Tom Johnson in Brisbane, Australia (note the warm-up band’s gear behind him)
About a year and half ago, I embarked on a whirlwind tour of Australia with Nick Middleton, sales manager of Intelliware (Finale’s Australian distributor), and Ray Partridge, product specialist for Roland Australia.
I started my adventure on a Friday, flying from Minneapolis to Los Angeles and then from LA to Sydney, arriving early Sunday. To anyone who has not made this flight, it’s very long. Charles Lindbergh himself would have arrived feeling exhausted and grungy, and I’m no Lucky Lindy. So I was probably not at my very best at 8 AM Sunday morning as I walked out of customs and was met by fervent Finale user Julie Simonds, but you’d never know it from her reception.
Julie is a well-known music copyist in Australia. She’s done music preparation of scores for movies including “Babe” and “Happy Feet.” While she’s worked with both Finale and other music notation software, she prefers Finale by far. Julie led me to coffee and we shared Finale talk until I felt nearly human. Then she dropped me off at Terminal 1 for my flight to Melbourne. Once back on the ground I crawled to my hotel, and left word for Nick and Ray that I had arrived and that I’d see them early Monday morning.
And so the whirlwind began. In just over a week we trained dealers in three cities, visited and trained the staff at four “Soundhouses,” gave three Finale 2009 product launches (in Sydney, Melbourne, and Brisbane), and conducted clinics for Griffith University and AMPD (All Music Publishing and Distribution). But wait, there’s more! I also provided Finale training for the entire Roland/Intelliware technical and customer service staff.
While some of the details blur together as I look back today, I wanted to share one demonstration idea that Nick and Ray devised. Before each of our evening product launch demos, they engaged a jazz group to play. They would warm up the audience and, afterwards, I would begin my Finale demonstration. Having a warm-up act made me feel like a rock star, and I briefly thought of demanding a star on my dressing room door and insisting on a lavish backstage buffet. But I digress.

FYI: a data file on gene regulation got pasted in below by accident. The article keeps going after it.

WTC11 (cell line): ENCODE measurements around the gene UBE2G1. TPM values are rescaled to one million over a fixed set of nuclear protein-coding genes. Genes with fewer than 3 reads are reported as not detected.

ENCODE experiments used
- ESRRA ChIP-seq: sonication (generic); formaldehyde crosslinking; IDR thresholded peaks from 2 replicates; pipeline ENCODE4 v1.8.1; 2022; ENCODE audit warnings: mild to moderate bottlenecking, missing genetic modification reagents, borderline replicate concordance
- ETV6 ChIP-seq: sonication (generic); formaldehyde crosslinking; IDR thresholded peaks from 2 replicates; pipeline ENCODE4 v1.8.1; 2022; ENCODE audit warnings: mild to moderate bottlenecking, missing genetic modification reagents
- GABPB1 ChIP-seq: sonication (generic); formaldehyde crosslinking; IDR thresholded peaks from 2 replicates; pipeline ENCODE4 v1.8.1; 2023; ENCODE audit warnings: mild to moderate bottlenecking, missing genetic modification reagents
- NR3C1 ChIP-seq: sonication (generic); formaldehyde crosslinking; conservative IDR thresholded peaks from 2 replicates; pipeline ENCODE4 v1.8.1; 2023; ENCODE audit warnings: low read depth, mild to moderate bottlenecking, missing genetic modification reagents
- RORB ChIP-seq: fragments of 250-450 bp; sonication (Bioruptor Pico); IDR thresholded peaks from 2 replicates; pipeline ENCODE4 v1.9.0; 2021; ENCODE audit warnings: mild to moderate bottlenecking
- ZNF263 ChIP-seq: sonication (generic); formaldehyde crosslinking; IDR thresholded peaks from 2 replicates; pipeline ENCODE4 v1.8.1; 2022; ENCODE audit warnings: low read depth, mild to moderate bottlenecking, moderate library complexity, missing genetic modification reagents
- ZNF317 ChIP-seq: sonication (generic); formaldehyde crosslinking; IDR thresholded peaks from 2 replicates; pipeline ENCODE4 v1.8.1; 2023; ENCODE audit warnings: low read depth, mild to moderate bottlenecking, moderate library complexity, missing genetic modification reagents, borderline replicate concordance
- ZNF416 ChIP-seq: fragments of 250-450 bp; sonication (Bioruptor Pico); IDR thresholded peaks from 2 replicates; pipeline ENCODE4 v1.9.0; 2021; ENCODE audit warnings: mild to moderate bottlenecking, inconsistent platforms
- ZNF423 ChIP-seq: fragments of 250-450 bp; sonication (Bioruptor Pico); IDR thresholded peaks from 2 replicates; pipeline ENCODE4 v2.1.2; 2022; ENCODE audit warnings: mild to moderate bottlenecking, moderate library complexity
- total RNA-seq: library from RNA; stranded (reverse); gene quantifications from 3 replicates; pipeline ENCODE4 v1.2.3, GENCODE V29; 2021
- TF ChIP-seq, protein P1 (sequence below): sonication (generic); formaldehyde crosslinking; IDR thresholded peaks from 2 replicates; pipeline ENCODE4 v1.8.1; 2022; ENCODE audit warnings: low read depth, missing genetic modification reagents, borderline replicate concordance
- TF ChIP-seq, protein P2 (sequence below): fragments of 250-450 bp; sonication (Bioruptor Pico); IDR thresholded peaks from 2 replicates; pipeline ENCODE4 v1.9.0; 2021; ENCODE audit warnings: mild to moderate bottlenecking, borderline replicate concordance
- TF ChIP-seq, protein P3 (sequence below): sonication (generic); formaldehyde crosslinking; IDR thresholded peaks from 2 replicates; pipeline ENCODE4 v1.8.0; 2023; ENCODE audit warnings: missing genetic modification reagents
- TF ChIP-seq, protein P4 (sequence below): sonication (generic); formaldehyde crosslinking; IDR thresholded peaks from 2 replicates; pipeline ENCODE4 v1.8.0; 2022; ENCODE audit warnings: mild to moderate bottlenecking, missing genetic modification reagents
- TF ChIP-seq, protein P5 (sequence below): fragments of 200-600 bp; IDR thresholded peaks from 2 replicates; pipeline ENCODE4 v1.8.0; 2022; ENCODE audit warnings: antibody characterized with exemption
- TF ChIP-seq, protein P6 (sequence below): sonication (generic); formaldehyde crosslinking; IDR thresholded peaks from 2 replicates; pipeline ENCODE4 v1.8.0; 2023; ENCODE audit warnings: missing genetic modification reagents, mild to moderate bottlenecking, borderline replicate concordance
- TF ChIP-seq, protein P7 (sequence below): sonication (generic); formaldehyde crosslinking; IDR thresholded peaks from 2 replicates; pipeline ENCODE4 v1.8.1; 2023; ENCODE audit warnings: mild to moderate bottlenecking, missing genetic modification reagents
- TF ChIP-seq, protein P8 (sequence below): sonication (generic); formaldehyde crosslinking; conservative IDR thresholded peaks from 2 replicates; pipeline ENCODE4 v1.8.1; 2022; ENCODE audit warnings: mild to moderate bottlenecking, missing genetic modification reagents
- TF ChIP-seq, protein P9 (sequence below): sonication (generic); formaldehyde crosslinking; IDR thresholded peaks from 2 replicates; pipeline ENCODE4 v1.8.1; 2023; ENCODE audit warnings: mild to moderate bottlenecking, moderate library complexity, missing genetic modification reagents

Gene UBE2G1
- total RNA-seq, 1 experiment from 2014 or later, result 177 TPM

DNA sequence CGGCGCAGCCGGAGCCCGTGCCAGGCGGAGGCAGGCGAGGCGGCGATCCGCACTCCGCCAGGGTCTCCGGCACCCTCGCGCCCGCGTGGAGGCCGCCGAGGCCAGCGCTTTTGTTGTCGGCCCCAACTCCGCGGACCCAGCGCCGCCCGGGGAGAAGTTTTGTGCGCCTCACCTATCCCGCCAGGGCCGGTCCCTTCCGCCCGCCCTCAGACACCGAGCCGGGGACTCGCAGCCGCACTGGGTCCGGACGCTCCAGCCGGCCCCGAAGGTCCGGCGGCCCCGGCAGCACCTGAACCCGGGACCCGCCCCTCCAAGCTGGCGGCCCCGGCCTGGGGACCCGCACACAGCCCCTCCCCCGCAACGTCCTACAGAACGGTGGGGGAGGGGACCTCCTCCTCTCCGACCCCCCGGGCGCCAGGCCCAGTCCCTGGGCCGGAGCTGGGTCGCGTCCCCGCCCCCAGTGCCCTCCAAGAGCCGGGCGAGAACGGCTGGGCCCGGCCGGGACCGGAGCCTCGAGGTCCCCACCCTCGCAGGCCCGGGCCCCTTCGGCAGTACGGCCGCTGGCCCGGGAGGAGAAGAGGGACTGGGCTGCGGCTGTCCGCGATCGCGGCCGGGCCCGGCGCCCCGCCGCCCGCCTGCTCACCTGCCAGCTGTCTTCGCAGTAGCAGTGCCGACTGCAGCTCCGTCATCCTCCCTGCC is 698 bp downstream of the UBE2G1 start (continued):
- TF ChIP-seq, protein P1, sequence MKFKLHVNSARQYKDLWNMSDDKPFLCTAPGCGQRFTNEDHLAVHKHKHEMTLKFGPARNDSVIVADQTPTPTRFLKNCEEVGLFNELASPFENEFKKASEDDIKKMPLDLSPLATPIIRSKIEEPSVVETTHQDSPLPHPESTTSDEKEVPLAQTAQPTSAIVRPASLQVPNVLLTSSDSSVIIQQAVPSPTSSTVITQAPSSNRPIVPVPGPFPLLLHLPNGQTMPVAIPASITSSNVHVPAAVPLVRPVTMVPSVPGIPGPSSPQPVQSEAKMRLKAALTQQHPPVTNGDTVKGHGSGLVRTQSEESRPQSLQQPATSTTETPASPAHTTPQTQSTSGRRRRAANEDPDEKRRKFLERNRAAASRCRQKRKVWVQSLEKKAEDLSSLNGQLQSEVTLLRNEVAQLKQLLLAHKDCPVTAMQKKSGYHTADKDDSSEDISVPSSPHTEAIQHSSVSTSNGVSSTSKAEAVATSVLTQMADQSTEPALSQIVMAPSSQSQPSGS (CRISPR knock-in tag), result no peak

The ingenious part of Nick and Ray’s idea was this: Near the end of the jazz set, Ray recorded the group as they played “Blue Bossa” (using a handy Roland digital recording device) and quickly loaded the resulting .MP3 file into Finale.
Moments later, I began my demo by showing Finale’s Studio View playing an audio file of the “Blue Bossa” performance we’d just heard. At the same time, Finale was recording a piano part I was playing to accompany “Blue Bossa,” and notating my performance as I played. I thought this was an impressive demonstration of Finale’s audio and MIDI capabilities.
As the ten-day tour drew to a close, Nick asked me what I’d do on my one night off (I had Saturday free prior to departing for home on Sunday). As I was staying near the Sydney Opera House, I told him I had been considering going to the opera. He offered to ask his wife, Vicki (who is the general manager of one of Sydney’s larger theaters), to see if she couldn’t use her industry connections to find me a ticket. I wasn’t sure what was playing but was thrilled at his offer.
Upon subsequently checking on-line I found that one of the hottest tickets in the world, Bruce Beresford’s production of Andre Previn’s “Streetcar Named Desire” was playing Saturday night at the Sydney Opera. OMG! I contacted Nick and told him I had no idea that this is what Vicki was looking into and made it clear that she should stop the search.
Finally, after ten straight days of planes, luggage, tear-downs, set-ups, dealers, publishing companies, and enthusiastic crowds of Finale users, I was done. As I checked in at the Hotel’s concierge desk to prepare for a restful afternoon I discovered an opera ticket waiting for me. Vicki had done it anyway!
Having dressed very informally all week, I spruced up in my best suit and tie — the works — and left to have a glass of wine at the Sydney Opera Bar, which Vicki described as “the best bar in Sydney.” From there I walked into the Sydney Opera House to a wonderful seat where I watched the opera unfold. Imagine Stanley Kowalski singing “Stella! Stella!,” not screaming it as he does in Tennessee Williams’ play!
In recognition of Vicki’s tenacity and generosity I wish I could say the performance changed my life, but frankly Stanley didn’t quite do it for me as an opera character. Nevertheless, I really appreciated the wonderful opportunity at such an exotic and celebrated locale – so very far from home.
On the way back to my hotel I stopped to sit and overlook Sydney Harbor and be thankful for all the wonderful people I’d met that week and the amazing job I have that lets me have such remarkable experiences.